Sex offences 

In 2021, nearly 5,400 sexual offences were reported to the Police of Finland, much more than half of which were targeted at children. In addition, the Police of Finland investigated more than 850 offences related to sexual imagery of children in 2021. 

Sexual offences include sexual harassment, sexual abuse, coercion into a sexual act, rape and sexual abuse of a child. The possession and distribution of sexual imagery of children are also punishable acts. 

A part of sex offences are unreported

Only part of sexual offences are reported to the Police of Finland. Fear or shame may prevent individuals from submitting a crime report. Furthermore, not everyone knows that they have been subject to a crime.

Sexual acts targeted at children and young people online seem to be so common that approaches may be considered ordinary. A sexual act targeted by an adult at a child is a crime, even in an online environment, and it should always be reported to the authorities. Perpetrators often have other victims, and reporting can prevent criminal activities from continuing.

Sexual harassment

Sexual harassment became a punishable act in Finland in 2014. According to the Criminal Code of Finland, sexual harassment means an act made by touching that violates the right of sexual self-determination.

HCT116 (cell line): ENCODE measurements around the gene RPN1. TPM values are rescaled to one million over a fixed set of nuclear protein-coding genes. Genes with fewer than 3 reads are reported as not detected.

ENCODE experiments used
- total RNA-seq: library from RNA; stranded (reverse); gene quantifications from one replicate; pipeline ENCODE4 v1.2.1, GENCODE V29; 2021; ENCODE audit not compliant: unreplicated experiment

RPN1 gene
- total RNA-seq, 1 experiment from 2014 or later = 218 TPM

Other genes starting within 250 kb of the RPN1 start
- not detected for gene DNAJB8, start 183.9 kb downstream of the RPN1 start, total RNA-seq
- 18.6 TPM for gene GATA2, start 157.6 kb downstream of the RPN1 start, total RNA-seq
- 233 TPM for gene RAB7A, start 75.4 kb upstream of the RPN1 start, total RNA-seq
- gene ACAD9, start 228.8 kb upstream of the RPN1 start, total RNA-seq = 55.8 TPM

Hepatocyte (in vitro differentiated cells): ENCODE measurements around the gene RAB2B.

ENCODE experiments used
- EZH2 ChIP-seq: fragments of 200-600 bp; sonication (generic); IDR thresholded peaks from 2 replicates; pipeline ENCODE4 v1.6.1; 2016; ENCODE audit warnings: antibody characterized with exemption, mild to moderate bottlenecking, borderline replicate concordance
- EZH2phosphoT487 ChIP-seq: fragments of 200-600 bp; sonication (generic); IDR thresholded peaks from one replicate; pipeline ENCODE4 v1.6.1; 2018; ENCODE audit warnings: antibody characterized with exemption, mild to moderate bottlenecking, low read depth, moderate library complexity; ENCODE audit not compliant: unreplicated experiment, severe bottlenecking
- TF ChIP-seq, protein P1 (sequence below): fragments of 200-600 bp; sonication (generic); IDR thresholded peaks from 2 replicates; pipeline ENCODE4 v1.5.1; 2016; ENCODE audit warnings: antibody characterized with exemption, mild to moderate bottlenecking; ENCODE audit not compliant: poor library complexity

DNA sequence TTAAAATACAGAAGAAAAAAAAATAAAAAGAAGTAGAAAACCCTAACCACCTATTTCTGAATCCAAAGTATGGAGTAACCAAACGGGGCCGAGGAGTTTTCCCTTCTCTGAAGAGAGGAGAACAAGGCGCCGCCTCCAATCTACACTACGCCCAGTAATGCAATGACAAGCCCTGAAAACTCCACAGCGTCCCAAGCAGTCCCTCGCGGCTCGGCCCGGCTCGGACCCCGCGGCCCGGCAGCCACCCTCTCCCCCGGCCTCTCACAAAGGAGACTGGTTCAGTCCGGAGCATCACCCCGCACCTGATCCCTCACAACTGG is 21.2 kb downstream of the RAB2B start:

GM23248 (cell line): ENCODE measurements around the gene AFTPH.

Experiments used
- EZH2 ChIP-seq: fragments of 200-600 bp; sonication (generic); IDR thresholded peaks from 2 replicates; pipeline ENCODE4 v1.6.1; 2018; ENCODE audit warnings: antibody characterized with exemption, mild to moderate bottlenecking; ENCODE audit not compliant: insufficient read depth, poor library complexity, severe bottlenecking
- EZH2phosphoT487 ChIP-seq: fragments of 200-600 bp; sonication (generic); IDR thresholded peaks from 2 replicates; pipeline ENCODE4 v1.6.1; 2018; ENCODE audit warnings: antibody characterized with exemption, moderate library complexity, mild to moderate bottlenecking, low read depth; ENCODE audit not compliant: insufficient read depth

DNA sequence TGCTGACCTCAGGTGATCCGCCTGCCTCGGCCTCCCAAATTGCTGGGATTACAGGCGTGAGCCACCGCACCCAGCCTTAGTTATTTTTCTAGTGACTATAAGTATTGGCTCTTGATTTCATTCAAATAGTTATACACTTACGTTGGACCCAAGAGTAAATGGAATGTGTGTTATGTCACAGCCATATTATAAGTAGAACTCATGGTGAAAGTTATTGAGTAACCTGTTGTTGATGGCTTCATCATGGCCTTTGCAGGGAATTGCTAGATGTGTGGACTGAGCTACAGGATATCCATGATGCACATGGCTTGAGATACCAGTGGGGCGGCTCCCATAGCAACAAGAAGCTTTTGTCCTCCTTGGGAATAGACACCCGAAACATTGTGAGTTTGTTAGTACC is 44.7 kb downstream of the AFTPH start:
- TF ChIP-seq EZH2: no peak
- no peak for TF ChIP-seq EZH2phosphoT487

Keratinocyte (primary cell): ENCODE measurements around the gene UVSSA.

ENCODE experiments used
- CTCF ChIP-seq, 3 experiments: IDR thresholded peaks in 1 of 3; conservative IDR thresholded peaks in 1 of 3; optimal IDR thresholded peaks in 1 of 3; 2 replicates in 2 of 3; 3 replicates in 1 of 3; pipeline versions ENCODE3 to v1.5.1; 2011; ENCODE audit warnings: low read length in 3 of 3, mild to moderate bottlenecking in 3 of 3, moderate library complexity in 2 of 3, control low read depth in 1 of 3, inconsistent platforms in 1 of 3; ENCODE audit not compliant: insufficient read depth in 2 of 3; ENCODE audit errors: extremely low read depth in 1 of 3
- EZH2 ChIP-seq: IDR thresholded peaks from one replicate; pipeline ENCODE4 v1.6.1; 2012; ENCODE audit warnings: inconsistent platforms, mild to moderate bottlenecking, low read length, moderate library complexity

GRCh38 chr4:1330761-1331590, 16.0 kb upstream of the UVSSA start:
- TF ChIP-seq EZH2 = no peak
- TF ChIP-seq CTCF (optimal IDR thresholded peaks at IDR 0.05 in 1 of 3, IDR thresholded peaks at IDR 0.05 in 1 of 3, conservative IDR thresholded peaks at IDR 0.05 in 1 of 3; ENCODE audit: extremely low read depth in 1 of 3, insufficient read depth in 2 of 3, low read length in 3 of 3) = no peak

In practice, sexual harassment means the unwanted touching of the body, such as patting the buttocks, grabbing the breasts, caressing or other groping. Harassment can take place anywhere, and the perpetrator can be known or unknown.

If you have experienced sexual harassment:

  • Memorise the perpetrator’s distinguishing characteristics if harassment took place in a public place, for example.
  • Submit a crime report as quickly as possible.
  • Seek help if you feel anxiety. We all react differently to harassment.
  • Remember that the perpetrator is responsible – harassment is not your fault.


Sex requires the consent of all parties involved. According to the Criminal Code of Finland, rape means that a person is forced into sexual intercourse by the use or threat of violence.

A situation where the other party is unable to defend themselves or express their consent to sex is also considered a rape. For example, an individual unconscious due to significant intoxication cannot give their valid consent to sex.

Rape is considered aggravated if it causes grievous bodily injury, the offence is caused by several people, especially marked psychological or physical suffering is caused, the victim is a child under 18 years of age, the offence is committed in a particularly brutal, cruel or humiliating manner, or a weapon is used or a threat of other serious violence is made. 

Attempted rape is also a punishable act.

Sexual offences against children and adolescents

According to the Criminal Code of Finland, the age of consent is 16 years. As a rule, a sexual act targeted by an adult at a child under 16 years of age meets the characteristics of a crime. If the perpetrator is the child’s parent or in a position comparable to parenthood, the age limit for the child is 18 years of age.